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Climate accord gives the world something to build on

PARIS  The word "ambitious" came up a lot during the recent climate talks in an unseasonably warm French capital, where diplomats from nearly 200 countries and territories struck a deal to curb global warming. French Foreign Minister Laurent Fabius said it repeatedly. Japanese Prime Minister Shinzo Abe said it, too. But just how bold is the actual agreement?

     The accord was sealed after two weeks of talks, conducted as Paris reeled from the Nov. 13 terrorist attacks. It seeks to limit the rise in the planet's average surface temperature to less than 2 C by the end of the century, compared to levels before the Industrial Revolution. It also calls for efforts to keep the temperature increase below 1.5 C, out of concern for island nations threatened by rising sea levels. And the 196 parties to the talks agreed that developed nations would extend more financial and technological assistance to help poor countries cope with extreme weather, such as torrential rains and droughts, thought to be caused by global warming.

     The scope of the deal distinguishes it from the Kyoto Protocol -- a 1997 treaty under which industrialized states committed to emissions cuts. That accord did not include the U.S. and China, the world's top two emitters of greenhouse gases. This time around, the involvement of Washington and Beijing encouraged other countries to reach an agreement.

UP IN THE AIR   The participants at the Paris conference -- officially the 21st session of the Conference of the Parties to the U.N. Framework Convention on Climate Change, or COP21 -- accounted for nearly 100% of heat-trapping gases spewed worldwide. Still, their mere participation was not enough. Countries at different stages of economic development needed to agree on a target.

     The negotiators in Paris sometimes worked through the night to figure out what, exactly, that number should be. Fabius, who has a long record of working on foreign affairs and chaired the talks, was committed to inserting the provision that calls for striving to limit the temperature rise to 1.5 C.

     Yet the pact does not specify how much warming gases need to be reduced to achieve that goal, nor how to go about getting rid of them.

     All nations submitted voluntary pledges to reduce greenhouse gases, but even if they deliver on their promises, estimates suggest global temperatures would rise nearly 3 C above preindustrial levels. Stephen Eule, vice president for climate and technology at the Institute for 21st Century Energy of the U.S. Chamber of Commerce, said he does not know whether the U.S. can meet its reduction target, which he says was set unilaterally by the government.

     Japan's target, meanwhile, is based on voluntary goals set by corporations and tallied by the Japan Business Federation, the country's most influential business lobby. It was this target that Abe called "ambitious," but it is simply what the country's business community considers feasible.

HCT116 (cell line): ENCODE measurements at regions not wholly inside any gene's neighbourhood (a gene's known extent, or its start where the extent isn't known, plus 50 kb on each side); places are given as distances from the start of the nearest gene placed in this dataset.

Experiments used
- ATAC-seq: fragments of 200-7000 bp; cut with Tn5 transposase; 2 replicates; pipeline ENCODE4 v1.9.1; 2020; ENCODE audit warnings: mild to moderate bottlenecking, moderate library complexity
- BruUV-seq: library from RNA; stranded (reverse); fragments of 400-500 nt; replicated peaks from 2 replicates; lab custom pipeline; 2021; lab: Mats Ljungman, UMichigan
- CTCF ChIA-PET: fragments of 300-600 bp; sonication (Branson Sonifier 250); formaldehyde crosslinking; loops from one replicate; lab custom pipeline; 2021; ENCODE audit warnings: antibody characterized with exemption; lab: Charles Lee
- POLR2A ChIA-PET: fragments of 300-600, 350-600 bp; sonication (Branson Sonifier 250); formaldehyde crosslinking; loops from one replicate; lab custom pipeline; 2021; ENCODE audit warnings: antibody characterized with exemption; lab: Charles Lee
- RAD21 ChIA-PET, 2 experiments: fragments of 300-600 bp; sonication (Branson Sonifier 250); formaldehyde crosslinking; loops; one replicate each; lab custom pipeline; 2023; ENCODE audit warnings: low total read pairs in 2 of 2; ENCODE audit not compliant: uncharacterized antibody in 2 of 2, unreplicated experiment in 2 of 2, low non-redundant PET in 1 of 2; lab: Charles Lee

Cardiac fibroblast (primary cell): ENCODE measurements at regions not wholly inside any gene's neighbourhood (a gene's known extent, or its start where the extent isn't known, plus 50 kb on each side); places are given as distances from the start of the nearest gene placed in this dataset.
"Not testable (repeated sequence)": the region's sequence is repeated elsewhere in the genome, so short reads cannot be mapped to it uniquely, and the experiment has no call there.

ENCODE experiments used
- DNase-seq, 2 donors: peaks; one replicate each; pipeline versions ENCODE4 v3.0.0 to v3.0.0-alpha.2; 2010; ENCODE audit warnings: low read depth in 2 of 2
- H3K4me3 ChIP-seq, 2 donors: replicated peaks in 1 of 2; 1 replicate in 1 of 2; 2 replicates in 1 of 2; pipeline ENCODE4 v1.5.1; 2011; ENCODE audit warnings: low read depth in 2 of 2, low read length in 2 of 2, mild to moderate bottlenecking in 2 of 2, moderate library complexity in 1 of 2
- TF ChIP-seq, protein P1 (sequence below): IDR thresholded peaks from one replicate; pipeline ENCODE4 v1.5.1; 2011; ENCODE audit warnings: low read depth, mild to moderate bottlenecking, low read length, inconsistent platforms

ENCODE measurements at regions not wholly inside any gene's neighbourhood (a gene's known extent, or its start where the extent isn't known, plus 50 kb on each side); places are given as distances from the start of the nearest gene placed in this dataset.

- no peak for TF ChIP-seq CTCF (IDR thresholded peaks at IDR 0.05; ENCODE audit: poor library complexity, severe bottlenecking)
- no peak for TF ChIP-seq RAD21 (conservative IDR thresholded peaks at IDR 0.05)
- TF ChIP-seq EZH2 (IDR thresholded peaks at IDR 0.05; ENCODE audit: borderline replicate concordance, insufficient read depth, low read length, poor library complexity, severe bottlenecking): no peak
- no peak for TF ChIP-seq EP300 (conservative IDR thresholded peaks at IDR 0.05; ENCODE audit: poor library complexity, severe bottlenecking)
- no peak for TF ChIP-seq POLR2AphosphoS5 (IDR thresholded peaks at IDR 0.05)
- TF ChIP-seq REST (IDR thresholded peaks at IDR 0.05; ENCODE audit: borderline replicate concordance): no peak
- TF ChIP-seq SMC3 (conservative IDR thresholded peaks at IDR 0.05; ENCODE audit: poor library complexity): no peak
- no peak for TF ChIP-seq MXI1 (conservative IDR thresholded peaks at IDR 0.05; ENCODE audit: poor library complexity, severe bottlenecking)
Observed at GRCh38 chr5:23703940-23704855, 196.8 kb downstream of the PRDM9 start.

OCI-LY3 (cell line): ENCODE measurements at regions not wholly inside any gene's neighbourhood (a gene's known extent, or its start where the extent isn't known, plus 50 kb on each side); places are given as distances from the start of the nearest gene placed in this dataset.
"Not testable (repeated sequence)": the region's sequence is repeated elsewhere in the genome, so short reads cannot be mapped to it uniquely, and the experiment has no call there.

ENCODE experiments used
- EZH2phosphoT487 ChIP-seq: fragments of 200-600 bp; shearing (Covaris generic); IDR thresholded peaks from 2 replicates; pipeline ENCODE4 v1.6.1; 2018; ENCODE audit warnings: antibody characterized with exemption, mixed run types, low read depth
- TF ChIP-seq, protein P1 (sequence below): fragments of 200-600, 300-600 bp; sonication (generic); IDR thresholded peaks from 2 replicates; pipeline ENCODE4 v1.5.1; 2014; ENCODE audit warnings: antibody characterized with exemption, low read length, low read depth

To strengthen emissions reduction efforts, the Paris Agreement calls on each country to review its goal every five years. This, at least, will prod Japan and other nations to come up with steeper cuts by 2020.

TECHNOLOGICAL HURDLES   By the second half of this century, the deal aims to phase out net emissions by balancing anthropogenic greenhouse gas output with absorption by forests and the oceans. This is likely to require greater use of renewable energy, as well as capture and storage of carbon dioxide -- the most common heat-trapping gas. In fact, the goal may even require technologies that have not been invented yet. Still, while it sounds daunting, this is where countries have an opportunity to build on the pact. Nations with technological prowess could use the Paris accord as a springboard to save more energy and create low-carbon societies.

     And yet, it was not the most technologically advanced countries that stood out at the meeting. One could say China and India stole the spotlight. Chinese representatives held days' worth of workshops, touting the nation's efforts to check the advance of climate change.

     Star climate experts also drew big crowds. They included Nicholas Stern, a London School of Economics and Political Science professor whose "Stern Review" on climate change and the economy significantly influenced the policy of the British government. Another was Andrew Steer, president and CEO of the World Resources Institute, a major U.S. environmental research organization.

     On the first day of the conference, Indian Prime Minister Narendra Modi and French President Francois Hollande announced the launch of an international solar energy alliance. The program seeks the participation of 120 countries and, by 2030, will invest some $1.2 trillion to set up a massive number of photovoltaic cells. Hollande said the alliance will engineer a "paradigm shift," getting governments and companies on board and substantially reducing the cost of solar power.

     Through the program, India aims to generate 100 gigawatts of power by 2022. It intends to shell out $300 million to set up the alliance headquarters and fund other initiatives.

     In the end, it was national interests that brought countries like the U.S., China and India to the table. Governments are out to capture bigger slices of new energy markets by developing low-cost, efficient power solutions.

     Japan, for its part, has the talent and technology to make a difference on the environmental front. It also stands to benefit from its proximity to other Asian markets. The country should not simply aim to endure the "pain" of emissions reductions -- it should seize the opportunity to spur innovation and growth.

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